exit ();

The pack() method tells MODX to go ahead and make the Transport Package zip with our built package so far. The rest of the lines after that just display how long it took to do the build. That's it! If you run this via the browser (on mine, http://localhost/doodles/_build/build.transport.php) you'll get some debugging info displayed, and then in your MODX's core/packages/ directory, you'll find this:

Our Transport Package! Nice and done. However, installing it wont actually do anything. Let's try and solve that.

Adding in the Data

We're going to want to package in our Snippet in its own 'Doodles' category, to get it to be nice and separated out from other Snippets the user might be using. In our build.transport.php file, add this below our registerNamespace call:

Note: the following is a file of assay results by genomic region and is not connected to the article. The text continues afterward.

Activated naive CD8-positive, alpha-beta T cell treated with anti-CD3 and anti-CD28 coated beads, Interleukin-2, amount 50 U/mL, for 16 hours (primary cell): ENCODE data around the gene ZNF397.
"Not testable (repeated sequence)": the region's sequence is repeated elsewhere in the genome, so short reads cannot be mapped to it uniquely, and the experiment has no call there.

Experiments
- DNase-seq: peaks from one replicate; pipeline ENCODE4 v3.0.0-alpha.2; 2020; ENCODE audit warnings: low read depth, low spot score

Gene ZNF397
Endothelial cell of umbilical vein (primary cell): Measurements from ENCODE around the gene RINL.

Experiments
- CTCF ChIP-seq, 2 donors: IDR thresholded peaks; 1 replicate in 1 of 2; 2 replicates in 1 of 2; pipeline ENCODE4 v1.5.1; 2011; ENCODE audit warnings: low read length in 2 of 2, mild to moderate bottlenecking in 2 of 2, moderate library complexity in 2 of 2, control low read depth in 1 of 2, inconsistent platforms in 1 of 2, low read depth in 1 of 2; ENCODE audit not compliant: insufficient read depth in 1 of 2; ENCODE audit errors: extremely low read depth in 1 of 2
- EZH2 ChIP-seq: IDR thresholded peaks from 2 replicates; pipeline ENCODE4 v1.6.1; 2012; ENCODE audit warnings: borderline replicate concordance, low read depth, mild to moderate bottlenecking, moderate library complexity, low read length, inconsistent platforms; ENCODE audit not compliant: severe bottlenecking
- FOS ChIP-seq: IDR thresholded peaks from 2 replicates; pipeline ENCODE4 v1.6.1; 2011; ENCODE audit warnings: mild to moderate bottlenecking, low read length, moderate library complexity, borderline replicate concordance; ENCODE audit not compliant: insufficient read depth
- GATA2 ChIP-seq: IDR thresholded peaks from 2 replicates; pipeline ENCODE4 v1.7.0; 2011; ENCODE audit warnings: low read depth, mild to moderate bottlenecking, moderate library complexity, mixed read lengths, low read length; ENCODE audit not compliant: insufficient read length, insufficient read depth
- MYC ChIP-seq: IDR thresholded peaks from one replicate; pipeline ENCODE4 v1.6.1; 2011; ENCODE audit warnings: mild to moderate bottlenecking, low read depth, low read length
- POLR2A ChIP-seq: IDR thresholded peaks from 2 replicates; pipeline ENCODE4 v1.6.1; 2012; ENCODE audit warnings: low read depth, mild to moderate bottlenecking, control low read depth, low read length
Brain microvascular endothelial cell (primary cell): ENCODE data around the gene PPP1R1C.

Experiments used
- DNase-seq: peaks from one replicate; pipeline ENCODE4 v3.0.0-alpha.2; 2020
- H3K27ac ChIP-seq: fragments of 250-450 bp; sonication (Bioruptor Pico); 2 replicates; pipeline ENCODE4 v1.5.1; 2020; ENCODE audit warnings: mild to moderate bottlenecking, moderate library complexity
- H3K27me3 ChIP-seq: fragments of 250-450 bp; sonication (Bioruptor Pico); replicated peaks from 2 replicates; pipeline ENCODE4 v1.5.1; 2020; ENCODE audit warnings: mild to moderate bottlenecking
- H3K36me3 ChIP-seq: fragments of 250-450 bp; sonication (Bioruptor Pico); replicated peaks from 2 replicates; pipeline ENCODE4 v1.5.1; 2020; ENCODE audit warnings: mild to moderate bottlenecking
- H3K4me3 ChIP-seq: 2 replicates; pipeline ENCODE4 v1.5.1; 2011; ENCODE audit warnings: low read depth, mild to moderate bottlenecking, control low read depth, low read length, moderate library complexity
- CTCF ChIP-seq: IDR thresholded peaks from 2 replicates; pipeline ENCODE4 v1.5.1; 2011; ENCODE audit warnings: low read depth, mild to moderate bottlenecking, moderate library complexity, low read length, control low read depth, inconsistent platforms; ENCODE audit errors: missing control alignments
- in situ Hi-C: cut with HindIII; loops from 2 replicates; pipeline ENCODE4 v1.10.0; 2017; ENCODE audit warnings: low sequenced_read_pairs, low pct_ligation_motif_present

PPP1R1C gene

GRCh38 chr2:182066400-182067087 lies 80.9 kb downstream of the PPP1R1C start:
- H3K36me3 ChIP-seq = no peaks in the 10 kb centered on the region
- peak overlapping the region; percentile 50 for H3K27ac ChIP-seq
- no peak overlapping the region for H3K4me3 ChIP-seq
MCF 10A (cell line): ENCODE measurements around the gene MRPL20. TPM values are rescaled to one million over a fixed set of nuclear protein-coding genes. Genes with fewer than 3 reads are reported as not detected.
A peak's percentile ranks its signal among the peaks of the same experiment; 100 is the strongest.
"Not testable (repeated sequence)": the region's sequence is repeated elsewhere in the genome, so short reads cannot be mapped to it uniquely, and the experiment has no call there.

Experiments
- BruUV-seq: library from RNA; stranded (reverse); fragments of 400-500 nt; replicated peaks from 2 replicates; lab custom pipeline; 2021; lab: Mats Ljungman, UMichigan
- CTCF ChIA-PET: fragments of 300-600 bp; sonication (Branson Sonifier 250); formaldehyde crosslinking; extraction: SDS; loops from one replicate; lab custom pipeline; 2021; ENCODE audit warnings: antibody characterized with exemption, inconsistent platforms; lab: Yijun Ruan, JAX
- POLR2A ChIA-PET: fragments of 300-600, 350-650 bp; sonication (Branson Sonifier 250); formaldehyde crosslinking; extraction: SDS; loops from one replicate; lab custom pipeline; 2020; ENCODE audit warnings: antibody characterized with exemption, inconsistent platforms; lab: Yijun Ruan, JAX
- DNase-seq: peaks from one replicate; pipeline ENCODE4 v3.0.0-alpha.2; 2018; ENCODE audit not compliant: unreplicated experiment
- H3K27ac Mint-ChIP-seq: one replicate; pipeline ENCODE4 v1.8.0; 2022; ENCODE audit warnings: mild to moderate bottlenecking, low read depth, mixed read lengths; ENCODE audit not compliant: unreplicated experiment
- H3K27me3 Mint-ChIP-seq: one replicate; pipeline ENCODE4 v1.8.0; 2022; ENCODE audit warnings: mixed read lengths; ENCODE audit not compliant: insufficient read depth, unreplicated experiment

$category= $modx->newObject('modCategory');
$category->set('id',1);
$category->set('category',PKG_NAME);

/* add snippets */
//$modx->log(modX::LOG_LEVEL_INFO,'Packaging in snippets...');
//$snippets = include $sources['data'].'transport.snippets.php';
//if (empty($snippets)) $modx->log(modX::LOG_LEVEL_ERROR,'Could not package in snippets.');
//$category->addMany($snippets);

/* create category vehicle */
$attr = array(
    xPDOTransport::UNIQUE_KEY => 'category',
    xPDOTransport::PRESERVE_KEYS => false,
    xPDOTransport::UPDATE_OBJECT => true,
    xPDOTransport::RELATED_OBJECTS => true,
    xPDOTransport::RELATED_OBJECT_ATTRIBUTES => array (
        'Snippets' => array(
            xPDOTransport::PRESERVE_KEYS => false,
            xPDOTransport::UPDATE_OBJECT => true,